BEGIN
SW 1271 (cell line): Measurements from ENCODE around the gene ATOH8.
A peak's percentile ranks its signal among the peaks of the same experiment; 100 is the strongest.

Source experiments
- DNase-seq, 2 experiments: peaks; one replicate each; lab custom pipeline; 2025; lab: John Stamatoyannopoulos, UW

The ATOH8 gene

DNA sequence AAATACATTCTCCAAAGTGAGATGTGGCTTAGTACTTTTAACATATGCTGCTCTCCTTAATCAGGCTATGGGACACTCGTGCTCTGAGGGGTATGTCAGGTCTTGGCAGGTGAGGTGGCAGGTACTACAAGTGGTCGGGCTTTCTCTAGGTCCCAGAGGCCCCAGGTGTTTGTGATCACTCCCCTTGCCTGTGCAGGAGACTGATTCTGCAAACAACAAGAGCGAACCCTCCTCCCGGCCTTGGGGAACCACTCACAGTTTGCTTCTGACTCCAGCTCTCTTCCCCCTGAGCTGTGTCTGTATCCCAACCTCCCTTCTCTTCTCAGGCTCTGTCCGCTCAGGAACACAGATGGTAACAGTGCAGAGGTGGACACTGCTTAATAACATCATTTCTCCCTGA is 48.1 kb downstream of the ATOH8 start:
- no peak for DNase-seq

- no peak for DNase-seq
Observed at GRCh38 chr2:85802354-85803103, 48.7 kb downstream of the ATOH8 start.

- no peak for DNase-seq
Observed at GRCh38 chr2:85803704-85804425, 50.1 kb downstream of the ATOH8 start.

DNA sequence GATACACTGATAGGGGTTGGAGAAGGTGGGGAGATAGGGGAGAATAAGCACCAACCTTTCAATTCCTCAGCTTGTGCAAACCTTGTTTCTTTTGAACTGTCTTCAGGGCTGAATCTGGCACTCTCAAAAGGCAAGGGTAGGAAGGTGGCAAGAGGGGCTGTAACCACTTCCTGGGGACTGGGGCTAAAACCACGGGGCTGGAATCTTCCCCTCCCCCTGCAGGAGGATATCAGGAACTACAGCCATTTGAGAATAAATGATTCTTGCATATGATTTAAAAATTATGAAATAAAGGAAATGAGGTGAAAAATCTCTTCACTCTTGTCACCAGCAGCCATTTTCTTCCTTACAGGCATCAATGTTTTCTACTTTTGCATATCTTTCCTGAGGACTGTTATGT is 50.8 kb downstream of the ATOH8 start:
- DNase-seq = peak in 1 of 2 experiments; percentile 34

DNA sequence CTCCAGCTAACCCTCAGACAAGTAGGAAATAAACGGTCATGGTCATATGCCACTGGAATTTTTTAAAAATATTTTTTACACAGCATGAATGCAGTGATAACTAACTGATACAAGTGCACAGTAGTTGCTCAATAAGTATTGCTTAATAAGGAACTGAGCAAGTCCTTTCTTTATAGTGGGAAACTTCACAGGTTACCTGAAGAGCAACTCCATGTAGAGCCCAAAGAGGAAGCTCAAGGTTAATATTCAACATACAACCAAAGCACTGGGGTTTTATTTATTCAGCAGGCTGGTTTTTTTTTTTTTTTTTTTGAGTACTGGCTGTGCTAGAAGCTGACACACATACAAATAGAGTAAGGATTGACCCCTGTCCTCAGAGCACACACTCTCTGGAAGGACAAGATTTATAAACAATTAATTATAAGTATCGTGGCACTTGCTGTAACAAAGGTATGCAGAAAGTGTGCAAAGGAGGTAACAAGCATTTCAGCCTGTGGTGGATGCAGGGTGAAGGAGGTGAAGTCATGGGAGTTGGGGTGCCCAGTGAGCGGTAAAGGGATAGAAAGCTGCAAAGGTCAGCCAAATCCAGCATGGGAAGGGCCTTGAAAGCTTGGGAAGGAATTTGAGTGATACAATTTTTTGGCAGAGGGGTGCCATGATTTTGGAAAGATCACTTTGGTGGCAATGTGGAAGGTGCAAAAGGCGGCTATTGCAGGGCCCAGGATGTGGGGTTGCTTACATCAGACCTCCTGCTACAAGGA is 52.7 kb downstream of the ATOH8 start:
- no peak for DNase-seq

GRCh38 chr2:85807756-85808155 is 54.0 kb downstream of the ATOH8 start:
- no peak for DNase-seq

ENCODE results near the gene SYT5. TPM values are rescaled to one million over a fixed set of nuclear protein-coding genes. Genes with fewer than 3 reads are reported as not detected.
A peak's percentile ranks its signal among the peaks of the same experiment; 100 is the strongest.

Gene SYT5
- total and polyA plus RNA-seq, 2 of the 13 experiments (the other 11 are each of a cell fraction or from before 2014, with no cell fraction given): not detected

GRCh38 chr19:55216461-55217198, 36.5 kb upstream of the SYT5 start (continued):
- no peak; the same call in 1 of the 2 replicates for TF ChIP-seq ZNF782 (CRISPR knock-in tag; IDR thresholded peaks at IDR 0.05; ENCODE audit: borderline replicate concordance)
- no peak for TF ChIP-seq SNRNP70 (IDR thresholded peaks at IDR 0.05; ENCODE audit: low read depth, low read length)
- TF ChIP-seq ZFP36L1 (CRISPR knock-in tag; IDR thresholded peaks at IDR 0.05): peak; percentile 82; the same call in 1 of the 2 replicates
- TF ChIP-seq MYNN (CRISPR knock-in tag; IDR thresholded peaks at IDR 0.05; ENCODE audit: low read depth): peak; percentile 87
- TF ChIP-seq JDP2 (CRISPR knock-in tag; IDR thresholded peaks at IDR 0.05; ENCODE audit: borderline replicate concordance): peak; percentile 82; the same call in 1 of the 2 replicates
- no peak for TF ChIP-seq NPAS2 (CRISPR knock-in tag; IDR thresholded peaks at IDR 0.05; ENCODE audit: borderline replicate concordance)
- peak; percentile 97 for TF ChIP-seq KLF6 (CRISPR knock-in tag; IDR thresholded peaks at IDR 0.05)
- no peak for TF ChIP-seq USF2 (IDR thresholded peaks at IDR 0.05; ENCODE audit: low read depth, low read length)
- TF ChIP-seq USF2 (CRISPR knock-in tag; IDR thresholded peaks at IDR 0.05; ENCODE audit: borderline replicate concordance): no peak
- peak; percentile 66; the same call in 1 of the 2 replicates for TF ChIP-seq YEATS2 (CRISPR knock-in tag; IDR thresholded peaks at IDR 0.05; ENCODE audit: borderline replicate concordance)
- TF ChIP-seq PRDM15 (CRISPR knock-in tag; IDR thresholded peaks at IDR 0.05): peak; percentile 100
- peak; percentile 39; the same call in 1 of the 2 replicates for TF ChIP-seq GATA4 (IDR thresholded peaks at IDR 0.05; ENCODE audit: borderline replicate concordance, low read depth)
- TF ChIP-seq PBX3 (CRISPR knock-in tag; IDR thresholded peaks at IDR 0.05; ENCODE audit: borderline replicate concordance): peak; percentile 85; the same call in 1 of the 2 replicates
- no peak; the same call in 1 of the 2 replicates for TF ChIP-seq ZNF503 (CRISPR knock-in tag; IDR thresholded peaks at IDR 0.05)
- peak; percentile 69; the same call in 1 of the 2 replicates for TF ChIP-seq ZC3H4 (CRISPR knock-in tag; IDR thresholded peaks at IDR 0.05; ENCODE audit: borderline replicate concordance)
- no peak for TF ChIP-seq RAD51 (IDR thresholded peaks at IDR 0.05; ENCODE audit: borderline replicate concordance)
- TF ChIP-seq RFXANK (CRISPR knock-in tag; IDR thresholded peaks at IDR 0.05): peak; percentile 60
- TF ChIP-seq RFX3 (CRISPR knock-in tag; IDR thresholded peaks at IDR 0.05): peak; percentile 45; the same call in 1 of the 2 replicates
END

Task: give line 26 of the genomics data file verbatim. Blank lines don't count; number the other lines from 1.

- TF ChIP-seq MYNN (CRISPR knock-in tag; IDR thresholded peaks at IDR 0.05; ENCODE audit: low read depth): peak; percentile 87